Linda Mosley on sat 22 apr 00
Aiko Ichimura's stories are so charming, and remind me
of some wonderful experiences. My first view of Chado
(The Way of Tea) was at the University of Illinois -
Champaign-Urbana in the 60's when Shozo Sato began an
introductory class on Chado, Ikebana, and Sumi-e. From
then on I was fascinated with the "dance" of hands and
disciplined, refined, and creative composition of
utensils used. The tea ceremony is an action that
focuses one's attention on the moment - a way of using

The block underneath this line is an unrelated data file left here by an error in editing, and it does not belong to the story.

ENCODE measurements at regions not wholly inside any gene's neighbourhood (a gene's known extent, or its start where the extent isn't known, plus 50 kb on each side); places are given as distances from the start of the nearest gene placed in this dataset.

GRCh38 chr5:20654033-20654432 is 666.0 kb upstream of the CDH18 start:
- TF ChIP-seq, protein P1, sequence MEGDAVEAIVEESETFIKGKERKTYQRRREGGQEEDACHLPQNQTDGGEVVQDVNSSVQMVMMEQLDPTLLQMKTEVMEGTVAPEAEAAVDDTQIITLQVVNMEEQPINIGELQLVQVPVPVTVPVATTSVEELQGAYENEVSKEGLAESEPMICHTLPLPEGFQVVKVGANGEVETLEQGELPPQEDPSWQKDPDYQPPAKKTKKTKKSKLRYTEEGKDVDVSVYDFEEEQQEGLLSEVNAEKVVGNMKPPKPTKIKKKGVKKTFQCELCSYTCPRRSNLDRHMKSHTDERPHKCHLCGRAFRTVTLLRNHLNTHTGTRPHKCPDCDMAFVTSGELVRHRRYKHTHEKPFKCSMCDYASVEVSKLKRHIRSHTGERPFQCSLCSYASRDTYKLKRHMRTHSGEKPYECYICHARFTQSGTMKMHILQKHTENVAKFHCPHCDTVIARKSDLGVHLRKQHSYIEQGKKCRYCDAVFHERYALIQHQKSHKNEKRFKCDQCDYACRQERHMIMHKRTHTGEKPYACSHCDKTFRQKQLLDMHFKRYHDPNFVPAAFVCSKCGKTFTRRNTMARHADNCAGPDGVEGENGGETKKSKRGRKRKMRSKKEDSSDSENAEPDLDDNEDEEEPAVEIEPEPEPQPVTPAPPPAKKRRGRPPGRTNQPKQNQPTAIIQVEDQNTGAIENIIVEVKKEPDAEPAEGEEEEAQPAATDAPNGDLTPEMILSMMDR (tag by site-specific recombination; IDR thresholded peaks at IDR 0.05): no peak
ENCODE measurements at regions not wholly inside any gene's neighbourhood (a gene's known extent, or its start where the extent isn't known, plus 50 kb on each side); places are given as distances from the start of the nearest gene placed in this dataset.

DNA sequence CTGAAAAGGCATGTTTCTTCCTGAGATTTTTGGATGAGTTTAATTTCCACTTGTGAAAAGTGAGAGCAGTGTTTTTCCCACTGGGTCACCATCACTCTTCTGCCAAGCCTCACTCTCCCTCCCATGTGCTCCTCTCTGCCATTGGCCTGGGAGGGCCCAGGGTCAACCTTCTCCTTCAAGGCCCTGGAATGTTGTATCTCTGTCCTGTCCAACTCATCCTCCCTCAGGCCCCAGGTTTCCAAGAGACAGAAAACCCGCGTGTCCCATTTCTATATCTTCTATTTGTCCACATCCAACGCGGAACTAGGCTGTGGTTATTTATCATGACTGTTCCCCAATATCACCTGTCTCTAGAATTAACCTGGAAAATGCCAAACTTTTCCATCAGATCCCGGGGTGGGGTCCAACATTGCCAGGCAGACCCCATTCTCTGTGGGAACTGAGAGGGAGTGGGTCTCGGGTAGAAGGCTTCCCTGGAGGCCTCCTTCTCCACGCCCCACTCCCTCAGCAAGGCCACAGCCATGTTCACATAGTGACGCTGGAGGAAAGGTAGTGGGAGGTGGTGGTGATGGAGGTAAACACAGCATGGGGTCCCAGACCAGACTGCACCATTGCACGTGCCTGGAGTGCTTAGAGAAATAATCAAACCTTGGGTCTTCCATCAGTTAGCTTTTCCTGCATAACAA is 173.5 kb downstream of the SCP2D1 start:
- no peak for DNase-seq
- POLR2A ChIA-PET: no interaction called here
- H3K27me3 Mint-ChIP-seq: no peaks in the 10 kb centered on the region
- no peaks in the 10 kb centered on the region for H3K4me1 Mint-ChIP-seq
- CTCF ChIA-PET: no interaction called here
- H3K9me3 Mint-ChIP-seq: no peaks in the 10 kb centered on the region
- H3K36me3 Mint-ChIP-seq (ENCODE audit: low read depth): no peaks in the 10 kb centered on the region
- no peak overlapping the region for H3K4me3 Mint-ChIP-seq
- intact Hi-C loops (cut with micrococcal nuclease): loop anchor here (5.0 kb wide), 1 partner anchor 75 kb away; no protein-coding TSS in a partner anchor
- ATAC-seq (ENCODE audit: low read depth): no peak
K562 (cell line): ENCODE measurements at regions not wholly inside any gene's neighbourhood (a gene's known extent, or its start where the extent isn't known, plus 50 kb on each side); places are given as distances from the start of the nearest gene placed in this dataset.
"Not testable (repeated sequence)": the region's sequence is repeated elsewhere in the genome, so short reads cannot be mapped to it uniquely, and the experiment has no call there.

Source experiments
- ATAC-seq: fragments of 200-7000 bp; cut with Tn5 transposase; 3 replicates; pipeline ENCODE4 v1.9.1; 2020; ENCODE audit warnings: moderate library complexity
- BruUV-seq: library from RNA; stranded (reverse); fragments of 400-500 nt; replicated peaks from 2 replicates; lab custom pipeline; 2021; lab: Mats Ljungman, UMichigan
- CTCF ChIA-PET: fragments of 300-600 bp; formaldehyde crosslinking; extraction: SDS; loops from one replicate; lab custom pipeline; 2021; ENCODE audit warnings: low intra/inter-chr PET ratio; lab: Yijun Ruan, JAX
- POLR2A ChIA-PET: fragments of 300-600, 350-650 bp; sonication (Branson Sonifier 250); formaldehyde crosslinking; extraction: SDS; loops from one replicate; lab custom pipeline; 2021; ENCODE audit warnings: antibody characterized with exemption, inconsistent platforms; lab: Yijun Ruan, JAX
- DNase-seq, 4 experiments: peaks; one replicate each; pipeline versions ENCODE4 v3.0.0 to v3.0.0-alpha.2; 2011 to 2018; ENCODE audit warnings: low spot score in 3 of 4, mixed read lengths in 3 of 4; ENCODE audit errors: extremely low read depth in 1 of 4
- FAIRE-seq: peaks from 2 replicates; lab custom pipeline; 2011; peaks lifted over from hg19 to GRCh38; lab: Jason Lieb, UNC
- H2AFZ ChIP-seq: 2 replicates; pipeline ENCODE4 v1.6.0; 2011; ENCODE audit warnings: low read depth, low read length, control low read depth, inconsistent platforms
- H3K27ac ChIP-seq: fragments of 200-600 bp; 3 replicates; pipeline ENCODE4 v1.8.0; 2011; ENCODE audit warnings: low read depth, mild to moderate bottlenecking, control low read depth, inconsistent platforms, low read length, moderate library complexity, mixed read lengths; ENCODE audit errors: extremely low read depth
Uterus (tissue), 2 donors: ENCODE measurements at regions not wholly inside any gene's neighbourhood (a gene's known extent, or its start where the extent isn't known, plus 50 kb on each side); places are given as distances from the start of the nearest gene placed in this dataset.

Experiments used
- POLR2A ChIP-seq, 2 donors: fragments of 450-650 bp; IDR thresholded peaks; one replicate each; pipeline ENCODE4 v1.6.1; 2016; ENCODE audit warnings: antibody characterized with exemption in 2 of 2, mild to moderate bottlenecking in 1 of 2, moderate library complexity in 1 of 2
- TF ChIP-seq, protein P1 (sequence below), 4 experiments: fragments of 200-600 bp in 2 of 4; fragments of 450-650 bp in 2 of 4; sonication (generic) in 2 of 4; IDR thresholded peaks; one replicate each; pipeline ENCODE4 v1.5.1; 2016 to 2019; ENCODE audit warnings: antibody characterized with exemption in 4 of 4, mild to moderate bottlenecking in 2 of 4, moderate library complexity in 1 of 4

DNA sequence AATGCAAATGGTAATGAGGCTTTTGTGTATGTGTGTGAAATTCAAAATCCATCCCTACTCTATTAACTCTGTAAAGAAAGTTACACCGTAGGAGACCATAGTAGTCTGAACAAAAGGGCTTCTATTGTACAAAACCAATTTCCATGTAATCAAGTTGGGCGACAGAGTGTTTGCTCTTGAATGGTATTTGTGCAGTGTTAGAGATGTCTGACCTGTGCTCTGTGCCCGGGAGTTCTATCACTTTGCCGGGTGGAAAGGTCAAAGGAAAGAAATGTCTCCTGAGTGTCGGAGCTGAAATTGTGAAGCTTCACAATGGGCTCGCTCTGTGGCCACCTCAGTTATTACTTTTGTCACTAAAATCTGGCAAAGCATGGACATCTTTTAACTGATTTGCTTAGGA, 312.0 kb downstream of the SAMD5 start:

ceramic and other materials as an aesthetic experience
that engages all the senses - not just the eyes.
When I studied with an Urasenke sensei in Chicago for
a year, I learned from her not only tea practice, but
her gentle way of teaching. I like the way the
Japanese avoid saying "no". It puts learning in a
positive light. It suggests positive alternatives
rather than limits action; it opens instead of shuts
When I went to Japan, I learned even more about
composition in space when viewing gardens. All these
wonderful experiences have influenced my work for many
years and I feel very fortunate to have stumbled into
it during my formative years in school.
ceramic instructor, St. Louis Community College - FV
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